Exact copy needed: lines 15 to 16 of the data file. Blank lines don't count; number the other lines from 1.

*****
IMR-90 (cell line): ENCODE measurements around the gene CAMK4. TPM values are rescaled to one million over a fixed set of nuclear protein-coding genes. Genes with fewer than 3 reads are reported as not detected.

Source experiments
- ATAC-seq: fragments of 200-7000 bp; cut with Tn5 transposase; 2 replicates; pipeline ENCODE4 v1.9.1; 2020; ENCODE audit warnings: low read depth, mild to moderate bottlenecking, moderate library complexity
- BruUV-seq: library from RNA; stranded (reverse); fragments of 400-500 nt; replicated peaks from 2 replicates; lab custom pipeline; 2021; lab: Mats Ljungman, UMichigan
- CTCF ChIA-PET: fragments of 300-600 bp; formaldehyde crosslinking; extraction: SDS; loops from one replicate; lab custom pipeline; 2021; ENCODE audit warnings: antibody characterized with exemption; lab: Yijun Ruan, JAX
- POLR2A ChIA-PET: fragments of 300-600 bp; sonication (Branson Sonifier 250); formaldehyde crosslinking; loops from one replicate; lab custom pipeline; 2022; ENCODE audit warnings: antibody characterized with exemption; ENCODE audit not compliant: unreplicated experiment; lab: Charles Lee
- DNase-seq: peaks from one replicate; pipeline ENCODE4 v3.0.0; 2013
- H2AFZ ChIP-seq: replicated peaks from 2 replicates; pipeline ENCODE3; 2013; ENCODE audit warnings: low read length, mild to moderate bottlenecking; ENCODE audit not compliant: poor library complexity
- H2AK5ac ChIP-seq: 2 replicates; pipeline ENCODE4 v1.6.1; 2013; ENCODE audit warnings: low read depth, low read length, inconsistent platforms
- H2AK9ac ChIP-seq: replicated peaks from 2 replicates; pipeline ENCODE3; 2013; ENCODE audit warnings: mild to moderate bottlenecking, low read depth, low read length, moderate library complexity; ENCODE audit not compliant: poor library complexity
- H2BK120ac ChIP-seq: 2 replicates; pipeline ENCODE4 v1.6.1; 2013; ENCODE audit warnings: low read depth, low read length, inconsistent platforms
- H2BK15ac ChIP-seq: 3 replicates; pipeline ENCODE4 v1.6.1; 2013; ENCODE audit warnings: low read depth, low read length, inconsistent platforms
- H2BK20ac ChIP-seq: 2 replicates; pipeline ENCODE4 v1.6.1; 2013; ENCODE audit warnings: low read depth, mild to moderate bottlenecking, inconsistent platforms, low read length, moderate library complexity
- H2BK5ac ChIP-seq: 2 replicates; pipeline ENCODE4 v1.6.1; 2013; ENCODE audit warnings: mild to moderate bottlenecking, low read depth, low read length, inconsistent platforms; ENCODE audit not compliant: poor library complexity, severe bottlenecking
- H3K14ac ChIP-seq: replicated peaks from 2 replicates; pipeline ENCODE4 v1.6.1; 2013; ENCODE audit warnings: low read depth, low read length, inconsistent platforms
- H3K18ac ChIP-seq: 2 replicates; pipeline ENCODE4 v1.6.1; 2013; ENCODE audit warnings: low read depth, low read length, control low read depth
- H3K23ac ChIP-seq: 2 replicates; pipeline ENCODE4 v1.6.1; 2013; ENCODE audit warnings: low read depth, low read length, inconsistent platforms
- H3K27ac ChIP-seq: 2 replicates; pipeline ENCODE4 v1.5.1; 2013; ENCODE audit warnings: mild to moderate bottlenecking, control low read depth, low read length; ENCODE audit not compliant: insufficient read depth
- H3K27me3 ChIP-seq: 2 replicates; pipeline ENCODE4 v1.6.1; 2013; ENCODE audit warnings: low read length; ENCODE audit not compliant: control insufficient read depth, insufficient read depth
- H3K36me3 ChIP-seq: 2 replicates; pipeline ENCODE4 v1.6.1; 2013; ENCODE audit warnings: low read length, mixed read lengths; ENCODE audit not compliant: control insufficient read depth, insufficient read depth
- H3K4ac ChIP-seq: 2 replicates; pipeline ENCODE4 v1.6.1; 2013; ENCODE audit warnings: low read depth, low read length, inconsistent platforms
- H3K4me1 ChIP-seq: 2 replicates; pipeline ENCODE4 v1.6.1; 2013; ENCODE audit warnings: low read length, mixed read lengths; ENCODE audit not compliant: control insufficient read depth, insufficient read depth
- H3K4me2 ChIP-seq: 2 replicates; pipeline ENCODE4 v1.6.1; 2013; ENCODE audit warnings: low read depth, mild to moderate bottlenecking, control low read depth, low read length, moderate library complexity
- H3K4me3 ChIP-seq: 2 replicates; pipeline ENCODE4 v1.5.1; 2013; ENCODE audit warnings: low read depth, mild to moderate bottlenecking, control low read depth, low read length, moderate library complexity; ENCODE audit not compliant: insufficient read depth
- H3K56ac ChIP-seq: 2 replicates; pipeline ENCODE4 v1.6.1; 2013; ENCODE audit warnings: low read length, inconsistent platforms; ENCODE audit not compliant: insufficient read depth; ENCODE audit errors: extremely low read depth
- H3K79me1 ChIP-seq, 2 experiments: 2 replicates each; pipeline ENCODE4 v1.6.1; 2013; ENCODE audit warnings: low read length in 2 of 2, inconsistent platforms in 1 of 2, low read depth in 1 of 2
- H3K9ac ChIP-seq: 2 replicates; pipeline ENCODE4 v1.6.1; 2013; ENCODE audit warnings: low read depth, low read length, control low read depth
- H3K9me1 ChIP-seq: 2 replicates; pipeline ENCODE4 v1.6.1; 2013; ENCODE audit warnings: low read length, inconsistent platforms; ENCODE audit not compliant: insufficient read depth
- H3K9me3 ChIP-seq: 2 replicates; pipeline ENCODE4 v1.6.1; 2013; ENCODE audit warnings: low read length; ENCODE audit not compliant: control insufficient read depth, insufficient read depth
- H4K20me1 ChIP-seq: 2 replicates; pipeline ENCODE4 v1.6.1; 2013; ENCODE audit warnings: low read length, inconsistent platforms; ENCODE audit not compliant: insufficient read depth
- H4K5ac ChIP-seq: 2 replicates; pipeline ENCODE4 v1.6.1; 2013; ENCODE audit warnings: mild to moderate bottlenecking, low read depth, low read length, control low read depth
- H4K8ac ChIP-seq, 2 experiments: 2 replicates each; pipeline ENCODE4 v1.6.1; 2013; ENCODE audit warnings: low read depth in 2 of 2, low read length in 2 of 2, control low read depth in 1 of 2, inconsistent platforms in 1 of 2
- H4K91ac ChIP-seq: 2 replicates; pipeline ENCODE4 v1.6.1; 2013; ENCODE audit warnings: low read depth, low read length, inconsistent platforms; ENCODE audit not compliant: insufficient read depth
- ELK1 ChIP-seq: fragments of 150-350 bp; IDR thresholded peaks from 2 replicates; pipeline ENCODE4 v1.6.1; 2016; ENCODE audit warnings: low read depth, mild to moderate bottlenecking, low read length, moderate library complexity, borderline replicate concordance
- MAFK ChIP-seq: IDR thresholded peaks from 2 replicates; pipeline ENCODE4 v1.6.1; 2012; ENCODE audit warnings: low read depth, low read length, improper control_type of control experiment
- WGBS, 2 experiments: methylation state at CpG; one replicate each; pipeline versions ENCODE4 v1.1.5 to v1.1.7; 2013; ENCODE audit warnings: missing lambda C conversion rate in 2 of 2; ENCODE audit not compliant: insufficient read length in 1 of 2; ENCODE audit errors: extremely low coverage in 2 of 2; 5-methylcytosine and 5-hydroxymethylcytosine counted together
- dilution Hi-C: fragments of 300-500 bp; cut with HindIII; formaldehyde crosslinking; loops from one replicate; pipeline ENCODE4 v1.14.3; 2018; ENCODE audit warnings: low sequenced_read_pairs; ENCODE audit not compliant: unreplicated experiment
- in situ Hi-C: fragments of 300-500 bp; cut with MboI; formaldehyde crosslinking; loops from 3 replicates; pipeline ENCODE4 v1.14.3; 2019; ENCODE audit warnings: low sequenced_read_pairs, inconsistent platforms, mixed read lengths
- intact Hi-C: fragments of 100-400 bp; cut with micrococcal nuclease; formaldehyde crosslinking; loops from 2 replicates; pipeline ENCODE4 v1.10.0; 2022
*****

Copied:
- H3K14ac ChIP-seq: replicated peaks from 2 replicates; pipeline ENCODE4 v1.6.1; 2013; ENCODE audit warnings: low read depth, low read length, inconsistent platforms
- H3K18ac ChIP-seq: 2 replicates; pipeline ENCODE4 v1.6.1; 2013; ENCODE audit warnings: low read depth, low read length, control low read depth